Of course it is not wrong to join this book in a conversation of the consciously late-pastoral poems of Carl Phillips or D. A. Powell (or now also Adam Fitzgerald or Nate Klug), who have worn identities as “representative shepherds,” to borrow Paul Alpers’s term for such countryside personae since Theocritus’ and Virgil’s amative homosocial layabouts sang to one another; but in truth the pervading stationary solitude and/or lack of irony situate The Earth Avails apart from those and other queer reclamations. Maurice Manning’s extraordinary Bucolics comes to mind, then; but Wunderlich’s book, so close and attentive to the land itself, is more georgic than eclogue, of greater utility, to repeat a word clearly important to this book. It is also not as plaintive, not as interested in staging conflict between doubt and faith, as Manning, or for that matter Louise Glück in The Wild Iris, which does share Wunderlich’s winter-to-harvest almanac comprehensiveness. The prayers and “heaven letters” (another adapted form here) are not plainly pretexts in the same way her matins and vespers are. In the end, though his tone is not as strident and his manner not as free, I think The Earth Avails has more in common with Lee Ann Brown’s repurposing of Appalachian ballads and southern Presbyterian hymns of the last fifteen years—in which she addresses civil rights retrogressions endemic to the region where those forms are rooted. Inhabiting a form that is part of his family’s history but that could not have anticipated him and might not have accommodated him, Wunderlich like Brown fits himself into the suit, adjusts to its limitations and its capacity, and grows comfortable enough to walk his own stride in it. It might be performance but it’s not drag.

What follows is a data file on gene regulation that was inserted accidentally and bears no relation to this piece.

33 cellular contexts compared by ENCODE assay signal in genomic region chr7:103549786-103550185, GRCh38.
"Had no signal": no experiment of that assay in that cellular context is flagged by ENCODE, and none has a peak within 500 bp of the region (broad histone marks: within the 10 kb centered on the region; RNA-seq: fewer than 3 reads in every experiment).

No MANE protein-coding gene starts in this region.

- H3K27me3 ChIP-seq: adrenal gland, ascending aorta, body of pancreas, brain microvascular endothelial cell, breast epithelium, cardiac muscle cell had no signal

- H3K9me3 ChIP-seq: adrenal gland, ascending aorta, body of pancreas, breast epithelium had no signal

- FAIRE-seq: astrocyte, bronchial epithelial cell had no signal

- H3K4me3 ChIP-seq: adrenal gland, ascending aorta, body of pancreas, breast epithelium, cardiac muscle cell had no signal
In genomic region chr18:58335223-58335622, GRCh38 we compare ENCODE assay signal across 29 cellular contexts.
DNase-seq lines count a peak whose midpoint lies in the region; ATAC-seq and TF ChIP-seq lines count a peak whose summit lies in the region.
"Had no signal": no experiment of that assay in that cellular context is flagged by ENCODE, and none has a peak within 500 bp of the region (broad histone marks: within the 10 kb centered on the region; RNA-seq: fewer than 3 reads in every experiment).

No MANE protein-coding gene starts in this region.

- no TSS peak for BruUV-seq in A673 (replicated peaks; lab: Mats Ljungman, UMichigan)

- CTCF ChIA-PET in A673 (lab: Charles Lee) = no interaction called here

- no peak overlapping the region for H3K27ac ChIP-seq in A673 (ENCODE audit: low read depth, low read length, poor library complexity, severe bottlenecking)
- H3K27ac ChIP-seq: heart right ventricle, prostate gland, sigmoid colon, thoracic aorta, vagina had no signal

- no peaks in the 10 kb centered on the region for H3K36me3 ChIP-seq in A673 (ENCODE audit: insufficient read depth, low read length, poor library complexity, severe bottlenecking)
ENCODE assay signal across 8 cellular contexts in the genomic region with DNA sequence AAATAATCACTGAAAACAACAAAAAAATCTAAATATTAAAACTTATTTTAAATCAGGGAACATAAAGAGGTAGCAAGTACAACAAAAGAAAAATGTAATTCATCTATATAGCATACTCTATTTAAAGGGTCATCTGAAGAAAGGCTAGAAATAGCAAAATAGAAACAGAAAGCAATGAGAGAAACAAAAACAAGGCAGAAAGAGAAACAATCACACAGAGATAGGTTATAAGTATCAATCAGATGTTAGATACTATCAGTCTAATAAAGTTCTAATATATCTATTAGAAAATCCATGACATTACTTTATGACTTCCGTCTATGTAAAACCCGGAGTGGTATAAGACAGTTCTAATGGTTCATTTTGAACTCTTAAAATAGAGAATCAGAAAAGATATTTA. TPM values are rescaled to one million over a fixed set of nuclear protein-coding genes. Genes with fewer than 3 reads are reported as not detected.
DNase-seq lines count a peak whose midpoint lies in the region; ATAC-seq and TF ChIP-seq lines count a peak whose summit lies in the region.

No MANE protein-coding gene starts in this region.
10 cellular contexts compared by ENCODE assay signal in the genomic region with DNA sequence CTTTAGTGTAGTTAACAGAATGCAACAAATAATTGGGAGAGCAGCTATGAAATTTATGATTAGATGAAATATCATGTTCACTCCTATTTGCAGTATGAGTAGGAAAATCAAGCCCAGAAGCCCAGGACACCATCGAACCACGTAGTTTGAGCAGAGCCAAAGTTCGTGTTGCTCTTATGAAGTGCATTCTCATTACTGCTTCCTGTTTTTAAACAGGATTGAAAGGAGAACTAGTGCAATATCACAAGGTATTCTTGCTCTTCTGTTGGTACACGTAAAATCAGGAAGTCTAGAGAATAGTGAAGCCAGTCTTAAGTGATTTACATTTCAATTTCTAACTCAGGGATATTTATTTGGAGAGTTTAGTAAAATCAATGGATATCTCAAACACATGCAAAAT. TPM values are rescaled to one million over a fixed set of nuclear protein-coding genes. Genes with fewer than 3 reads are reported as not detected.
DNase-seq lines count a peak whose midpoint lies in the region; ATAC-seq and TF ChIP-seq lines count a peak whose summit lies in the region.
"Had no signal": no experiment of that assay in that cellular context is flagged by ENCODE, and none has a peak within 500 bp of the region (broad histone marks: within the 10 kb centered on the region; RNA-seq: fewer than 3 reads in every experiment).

How many other men, in previous centuries or this one, dead or living still, straight or gay, are imaginable offering a prayer of gratitude on their birthdays, as was apparently the Swiss-German Lutheran tradition continued and updated in “Prayer for a Birthday”? An unremarkable day—(“my mother and father call me and sing / sweet and tuneless, their voices worn down by your turning wheel”)—is remarked in a poem thankful for the birthmark particularity of a life now in its middle years, and the effect is tender, childish in the way Christianity often elicits rhetorically. It is the speaker’s self-assessment that is adult.